The Israeli Labour Party, the party of Government from 1948-1977 is in terminal decline, unable to find a clear identity or establish itself as a serious alternative to the Likud, Israel’s current governing party. After its ignominious split with the Hatnuah Party, when Labour leader Avi Gabbay defenestrated Tsipi Livni live on TV, it faces near-elimination, with polls suggesting the party will win just 8 seats to Likud’s 31. But polls also suggest that Israeli voters have relatively progressive views. So why does this not translate into votes for Labour?
The Israeli Labour party’s dilemma is part of the wider decline of centre-left parties in Western democracies. In each case there will be specific, contextually unique problems that centre-left parties will be facing; however there is one fundamental similarity that transcends borders.
Centre-right parties have guaranteed viability as long as the nation-state remains the foundation of the political order. This is because centre-right, conservative, parties are able to appeal to perennial and visceral sentiments of attachment, belonging, identity, and myth. These issues are frequently nebulous, but through rhetoric and presentation they can be effectively mobilised for electoral benefit. This allows centre-right parties to tread water even during difficult spells, without being required to articulate specific policy platforms. Likud, in the 2015 election, did not even issue a manifesto. Instead, Netanyahu made this appeal: “With your help and God’s help, we will form a nationalist government that will protect the State of Israel.”
Voters, in Israel and elsewhere, support centre-left parties based on a more instrumentalist study of politics. Identity will still be important for many voters, who may define their outlook based on internationalism, egalitarianism and other left-leaning values. But for most centre-left voters these attachments are unlikely to run deep. Instead, voters are more inclined to choose centre-left parties because of a desire to see certain policy goals fulfilled – for instance, greater public funding for services, legislation to improve the rights of minority groups and policies related to trade unions. Of course this happens on the right as well, but not to the same extent. Thus when Netanyahu says the left have “forgotten what it means to be Jewish”, he is not engaging in a policy debate, but appealing to deeper and more intrinsic values.
Labour last won elections in 1992 and 1999. Both had instrumentalist foundations. At the time, there was a significant groundswell of support for negotiations with Israel’s Arab neighbours, including the Palestinians. Labour was viewed as the party most amenable to such negotiations – a Likud under Yitzhak Shamir, and even a Likud under Netanyahu (during his first term from 1996-99), was not that party; Labour under Rabin and then Barak were. Perhaps more importantly, as former IDF Chiefs of Staff, they were able to talk about security with confidence and experience. This enabled them to present peace talks as feasible, not just desirable.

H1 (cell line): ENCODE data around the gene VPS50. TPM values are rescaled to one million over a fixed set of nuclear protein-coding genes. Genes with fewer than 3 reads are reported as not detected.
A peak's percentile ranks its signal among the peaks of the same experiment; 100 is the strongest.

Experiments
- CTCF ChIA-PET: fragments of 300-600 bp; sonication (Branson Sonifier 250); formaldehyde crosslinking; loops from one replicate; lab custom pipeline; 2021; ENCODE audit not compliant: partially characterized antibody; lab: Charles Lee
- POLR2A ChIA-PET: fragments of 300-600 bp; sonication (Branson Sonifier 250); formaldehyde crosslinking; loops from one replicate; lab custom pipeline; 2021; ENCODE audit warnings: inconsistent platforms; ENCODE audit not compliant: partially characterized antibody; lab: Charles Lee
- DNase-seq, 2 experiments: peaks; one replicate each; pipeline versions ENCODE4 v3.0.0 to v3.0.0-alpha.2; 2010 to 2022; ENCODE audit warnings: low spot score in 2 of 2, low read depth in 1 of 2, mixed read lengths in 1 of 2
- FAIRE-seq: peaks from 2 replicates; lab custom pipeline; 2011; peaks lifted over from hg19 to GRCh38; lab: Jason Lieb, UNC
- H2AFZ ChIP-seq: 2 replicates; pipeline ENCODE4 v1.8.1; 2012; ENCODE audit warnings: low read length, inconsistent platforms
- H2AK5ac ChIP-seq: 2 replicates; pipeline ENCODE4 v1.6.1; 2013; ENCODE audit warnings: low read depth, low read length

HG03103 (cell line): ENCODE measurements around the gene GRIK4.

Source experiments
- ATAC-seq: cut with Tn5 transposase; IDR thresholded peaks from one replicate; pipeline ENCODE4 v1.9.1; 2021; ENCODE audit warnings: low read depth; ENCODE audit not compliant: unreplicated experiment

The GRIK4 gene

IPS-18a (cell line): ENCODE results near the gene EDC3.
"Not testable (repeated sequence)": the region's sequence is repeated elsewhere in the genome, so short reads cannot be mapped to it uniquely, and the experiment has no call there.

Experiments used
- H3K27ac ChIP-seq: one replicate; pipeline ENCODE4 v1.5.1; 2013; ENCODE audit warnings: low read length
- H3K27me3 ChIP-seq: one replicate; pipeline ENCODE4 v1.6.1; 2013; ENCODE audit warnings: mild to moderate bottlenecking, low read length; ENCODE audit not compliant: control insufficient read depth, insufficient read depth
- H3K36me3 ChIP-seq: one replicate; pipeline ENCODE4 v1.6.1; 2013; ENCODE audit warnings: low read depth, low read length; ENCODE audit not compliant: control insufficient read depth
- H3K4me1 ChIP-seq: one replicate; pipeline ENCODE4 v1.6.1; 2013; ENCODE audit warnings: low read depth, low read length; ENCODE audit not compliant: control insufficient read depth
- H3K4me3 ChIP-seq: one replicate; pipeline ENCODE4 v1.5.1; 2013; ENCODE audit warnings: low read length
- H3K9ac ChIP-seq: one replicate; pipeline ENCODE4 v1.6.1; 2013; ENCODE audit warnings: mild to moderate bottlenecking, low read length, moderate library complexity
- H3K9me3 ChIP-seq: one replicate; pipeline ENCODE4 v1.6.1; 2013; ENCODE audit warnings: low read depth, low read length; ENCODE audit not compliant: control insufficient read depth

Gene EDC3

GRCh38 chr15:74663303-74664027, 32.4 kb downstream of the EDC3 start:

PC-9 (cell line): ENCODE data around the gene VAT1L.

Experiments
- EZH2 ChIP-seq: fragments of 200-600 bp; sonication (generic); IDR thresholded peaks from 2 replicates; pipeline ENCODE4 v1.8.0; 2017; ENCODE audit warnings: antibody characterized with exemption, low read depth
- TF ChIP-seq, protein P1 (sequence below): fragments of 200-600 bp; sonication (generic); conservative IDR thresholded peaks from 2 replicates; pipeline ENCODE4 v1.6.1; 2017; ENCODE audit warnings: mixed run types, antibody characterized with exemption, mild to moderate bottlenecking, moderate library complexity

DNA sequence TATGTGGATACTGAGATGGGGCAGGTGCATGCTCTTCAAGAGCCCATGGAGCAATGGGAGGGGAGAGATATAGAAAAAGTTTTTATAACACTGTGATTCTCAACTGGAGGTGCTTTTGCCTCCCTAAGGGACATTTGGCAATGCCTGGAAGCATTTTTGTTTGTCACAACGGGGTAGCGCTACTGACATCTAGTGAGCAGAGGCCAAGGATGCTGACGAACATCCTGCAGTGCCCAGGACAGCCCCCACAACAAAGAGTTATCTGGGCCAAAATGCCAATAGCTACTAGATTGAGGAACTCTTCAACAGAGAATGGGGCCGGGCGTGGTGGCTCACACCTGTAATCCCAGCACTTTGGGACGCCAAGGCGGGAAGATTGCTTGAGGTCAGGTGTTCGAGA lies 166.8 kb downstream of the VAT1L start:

This dynamic has now dramatically shifted. No longer do Israelis view peace negotiations as an issue of great salience; while still desirable, Israelis are unlikely to be convinced of their feasibility. Peace was made with Jordan in 1994, Syria is in flames, and the repeated failure of the Palestinian track has led to deep disillusionment with the peace process. Israelis may still favour a theoretical two-state solution, but they largely buy the argument that “there is no partner for peace”.
This is the core of Labour’s problem: what is its purpose? Israel ‘s economy is strong – cost of living problems exist, but other parties, such as Kulanu, also base their messages around this issue. Israel has been relatively secure in a hugely turbulent region. The Likud policy of strategic patience, while possibly misguided in the long term, seems to be effective in the short-term. There is little appetite for serious peace talks in Israel and Labour certainly do not seem to be attempting to convince anyone otherwise. If they are unable to seriously oppose the government, they will struggle to present themselves as a genuine alternative to the government.
Out of power for close to two decades, and without a clear raison d’être, Labour is suffering from long term stagnation, turning into decay. Whether this drawn-out crisis will be existential may well be revealed in the April election.